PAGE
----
There’s tons of latent liabilities out there, but very big picture: The biggest trap that we’re seeing that comes up most often is that, under the disregarded payment rules, the disregarded payment rules are intended to allocate taxes to 904 categories or to income items for 960 purposes when the taxes are imposed on a disregarded payment, which generally makes sense because that had been sort of a missing piece in the allocation picture before the regs were issued.
But the way in particular that the regulations deal with taxes imposed on so-called “disregarded” and so-called “remittances” — which are really disregarded dividend income for the most part, but it can also be other payments that are treated like remittances — is that what the rules do is rather than link the taxes to current year income or previously taxed earnings and profits that the CFC may have, which is more likely to result in the taxpayer being able to claim a credit, the regs use essentially tax basis as a proxy for current year income.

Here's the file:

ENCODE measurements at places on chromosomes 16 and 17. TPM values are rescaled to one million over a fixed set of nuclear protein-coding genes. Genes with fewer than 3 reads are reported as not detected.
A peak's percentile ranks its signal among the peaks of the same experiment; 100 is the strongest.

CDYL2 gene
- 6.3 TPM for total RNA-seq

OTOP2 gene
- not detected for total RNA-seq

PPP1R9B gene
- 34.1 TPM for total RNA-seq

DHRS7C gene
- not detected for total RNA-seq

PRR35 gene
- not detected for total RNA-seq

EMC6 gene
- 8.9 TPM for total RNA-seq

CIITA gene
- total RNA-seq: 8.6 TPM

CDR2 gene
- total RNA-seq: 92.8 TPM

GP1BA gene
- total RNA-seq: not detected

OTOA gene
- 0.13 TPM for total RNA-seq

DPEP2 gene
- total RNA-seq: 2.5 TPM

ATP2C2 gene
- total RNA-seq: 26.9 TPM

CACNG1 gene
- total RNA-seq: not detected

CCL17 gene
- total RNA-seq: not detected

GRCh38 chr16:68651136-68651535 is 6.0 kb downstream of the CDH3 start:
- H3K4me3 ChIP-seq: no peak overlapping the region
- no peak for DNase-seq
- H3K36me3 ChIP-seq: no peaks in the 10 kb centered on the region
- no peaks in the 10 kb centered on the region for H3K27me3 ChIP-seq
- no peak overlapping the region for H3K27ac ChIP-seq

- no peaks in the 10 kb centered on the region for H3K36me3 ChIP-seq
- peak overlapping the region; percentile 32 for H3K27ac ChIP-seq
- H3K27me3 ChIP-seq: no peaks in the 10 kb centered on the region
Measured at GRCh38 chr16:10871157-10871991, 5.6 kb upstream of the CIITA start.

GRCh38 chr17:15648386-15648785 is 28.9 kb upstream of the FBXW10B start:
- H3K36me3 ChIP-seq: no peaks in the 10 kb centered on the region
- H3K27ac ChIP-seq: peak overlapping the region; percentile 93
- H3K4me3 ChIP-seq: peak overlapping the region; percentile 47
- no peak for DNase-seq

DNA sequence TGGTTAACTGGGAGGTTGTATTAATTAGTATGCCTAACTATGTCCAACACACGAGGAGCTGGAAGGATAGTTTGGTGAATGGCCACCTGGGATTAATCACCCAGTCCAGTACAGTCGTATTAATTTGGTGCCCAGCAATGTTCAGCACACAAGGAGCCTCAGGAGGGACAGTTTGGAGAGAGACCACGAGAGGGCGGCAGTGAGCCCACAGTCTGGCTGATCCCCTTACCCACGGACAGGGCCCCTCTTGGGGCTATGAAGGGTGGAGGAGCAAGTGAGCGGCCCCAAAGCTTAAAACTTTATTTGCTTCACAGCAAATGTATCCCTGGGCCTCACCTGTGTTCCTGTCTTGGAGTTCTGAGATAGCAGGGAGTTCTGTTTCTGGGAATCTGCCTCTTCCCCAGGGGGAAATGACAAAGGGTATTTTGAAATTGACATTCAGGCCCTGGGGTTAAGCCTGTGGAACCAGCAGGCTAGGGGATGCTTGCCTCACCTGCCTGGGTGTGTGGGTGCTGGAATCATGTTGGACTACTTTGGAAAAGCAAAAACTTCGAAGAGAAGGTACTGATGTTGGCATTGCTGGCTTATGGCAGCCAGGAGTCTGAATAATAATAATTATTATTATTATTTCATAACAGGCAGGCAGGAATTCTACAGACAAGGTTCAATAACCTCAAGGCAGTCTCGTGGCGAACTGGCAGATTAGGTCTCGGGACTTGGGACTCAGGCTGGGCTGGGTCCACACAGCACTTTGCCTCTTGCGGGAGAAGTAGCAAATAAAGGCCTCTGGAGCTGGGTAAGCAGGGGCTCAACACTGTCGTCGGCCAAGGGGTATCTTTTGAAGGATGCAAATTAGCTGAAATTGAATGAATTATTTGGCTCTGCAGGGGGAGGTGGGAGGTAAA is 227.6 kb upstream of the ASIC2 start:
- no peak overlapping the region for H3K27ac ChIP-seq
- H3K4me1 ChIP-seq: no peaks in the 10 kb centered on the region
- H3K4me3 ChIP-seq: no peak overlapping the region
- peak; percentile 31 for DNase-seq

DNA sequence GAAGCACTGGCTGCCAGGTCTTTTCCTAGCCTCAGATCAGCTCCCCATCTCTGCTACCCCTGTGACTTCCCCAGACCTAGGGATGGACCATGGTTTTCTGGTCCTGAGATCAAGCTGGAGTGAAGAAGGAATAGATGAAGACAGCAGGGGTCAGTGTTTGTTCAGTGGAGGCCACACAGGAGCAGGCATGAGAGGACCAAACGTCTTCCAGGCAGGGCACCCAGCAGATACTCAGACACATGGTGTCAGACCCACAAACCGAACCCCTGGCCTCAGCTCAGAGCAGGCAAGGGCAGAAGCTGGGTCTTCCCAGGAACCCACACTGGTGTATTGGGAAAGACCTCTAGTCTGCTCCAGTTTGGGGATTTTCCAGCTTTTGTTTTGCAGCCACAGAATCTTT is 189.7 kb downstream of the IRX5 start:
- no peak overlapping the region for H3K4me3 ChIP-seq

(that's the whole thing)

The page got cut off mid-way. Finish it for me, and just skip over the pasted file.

That might not sound that problematic, but you can have circumstances where you have, for example, a CFC owns a disregarded entity (DRE). The DRE has a lot of cash and the cash is treated as a passive category asset. The DRE makes a distribution of that cash subject to withholding tax and the taxes overwhelmingly allocated to the passive category income item at that CFC level. Then the CFC in turn doesn’t have enough passive category income in order for there to be a deemed-paid credit, and the taxes are just lost.
It may have tons of tested income that year, but it doesn’t have a lot of basis because it’s assets are fully amortized or depreciated. We’re seeing that over and over again. It’s really caused massive sums to be lost.
I think that rule is causing a lot of heartburn as people begin to realize that it’s there and apply it.
Carrie Brandon Elliot: Do you get a sense that the U.S. government is aware of and in tune with some of the problems we’ve identified? Do you have any sense of how things are going to go forward?
You briefly mentioned that you knew that taxpayers were contacting government and there was some dialogue between industry and the IRS and Treasury. What is going on out there?